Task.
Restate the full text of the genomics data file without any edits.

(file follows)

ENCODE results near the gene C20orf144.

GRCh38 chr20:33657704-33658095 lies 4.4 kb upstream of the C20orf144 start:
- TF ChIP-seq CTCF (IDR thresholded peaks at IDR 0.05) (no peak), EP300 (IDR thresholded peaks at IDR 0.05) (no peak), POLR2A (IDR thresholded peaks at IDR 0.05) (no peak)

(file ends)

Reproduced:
ENCODE results near the gene C20orf144.

GRCh38 chr20:33657704-33658095 lies 4.4 kb upstream of the C20orf144 start:
- TF ChIP-seq CTCF (IDR thresholded peaks at IDR 0.05) (no peak), EP300 (IDR thresholded peaks at IDR 0.05) (no peak), POLR2A (IDR thresholded peaks at IDR 0.05) (no peak)